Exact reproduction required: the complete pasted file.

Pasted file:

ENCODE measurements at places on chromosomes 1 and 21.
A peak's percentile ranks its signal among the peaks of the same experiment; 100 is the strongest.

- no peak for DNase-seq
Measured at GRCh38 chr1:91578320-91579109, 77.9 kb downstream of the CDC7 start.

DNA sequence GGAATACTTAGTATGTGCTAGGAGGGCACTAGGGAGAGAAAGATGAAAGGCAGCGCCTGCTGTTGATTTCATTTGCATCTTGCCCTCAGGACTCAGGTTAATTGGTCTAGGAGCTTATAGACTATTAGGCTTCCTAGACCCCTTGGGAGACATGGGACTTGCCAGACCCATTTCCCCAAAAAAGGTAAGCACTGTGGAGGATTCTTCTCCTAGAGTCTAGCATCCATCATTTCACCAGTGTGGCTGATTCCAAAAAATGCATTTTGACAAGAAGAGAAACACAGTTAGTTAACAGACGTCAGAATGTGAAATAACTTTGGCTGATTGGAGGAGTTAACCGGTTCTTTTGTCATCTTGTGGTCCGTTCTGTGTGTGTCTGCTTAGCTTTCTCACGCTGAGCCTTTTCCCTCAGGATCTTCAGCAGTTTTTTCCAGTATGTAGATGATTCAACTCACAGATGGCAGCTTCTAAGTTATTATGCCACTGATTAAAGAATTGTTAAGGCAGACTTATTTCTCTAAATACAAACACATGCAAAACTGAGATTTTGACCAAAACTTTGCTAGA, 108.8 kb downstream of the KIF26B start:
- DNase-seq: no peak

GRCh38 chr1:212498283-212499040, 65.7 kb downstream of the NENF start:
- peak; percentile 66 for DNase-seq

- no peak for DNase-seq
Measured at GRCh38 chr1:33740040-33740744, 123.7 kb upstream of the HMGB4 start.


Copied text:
ENCODE measurements at places on chromosomes 1 and 21.
A peak's percentile ranks its signal among the peaks of the same experiment; 100 is the strongest.

- no peak for DNase-seq
Measured at GRCh38 chr1:91578320-91579109, 77.9 kb downstream of the CDC7 start.

DNA sequence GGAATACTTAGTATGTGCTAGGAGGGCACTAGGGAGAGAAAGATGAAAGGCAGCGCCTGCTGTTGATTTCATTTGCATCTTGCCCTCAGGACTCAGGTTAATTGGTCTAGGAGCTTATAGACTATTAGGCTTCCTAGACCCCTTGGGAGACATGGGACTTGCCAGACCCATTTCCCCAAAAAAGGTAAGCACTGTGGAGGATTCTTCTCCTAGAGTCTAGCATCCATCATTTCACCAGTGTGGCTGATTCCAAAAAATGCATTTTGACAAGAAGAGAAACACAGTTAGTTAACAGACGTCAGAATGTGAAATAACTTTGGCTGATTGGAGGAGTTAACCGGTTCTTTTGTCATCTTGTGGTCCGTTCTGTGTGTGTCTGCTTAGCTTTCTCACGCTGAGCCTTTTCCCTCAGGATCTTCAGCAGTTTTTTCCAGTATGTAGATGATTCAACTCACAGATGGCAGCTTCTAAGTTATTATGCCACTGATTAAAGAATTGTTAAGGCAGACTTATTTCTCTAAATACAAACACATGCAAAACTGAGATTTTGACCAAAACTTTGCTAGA, 108.8 kb downstream of the KIF26B start:
- DNase-seq: no peak

GRCh38 chr1:212498283-212499040, 65.7 kb downstream of the NENF start:
- peak; percentile 66 for DNase-seq

- no peak for DNase-seq
Measured at GRCh38 chr1:33740040-33740744, 123.7 kb upstream of the HMGB4 start.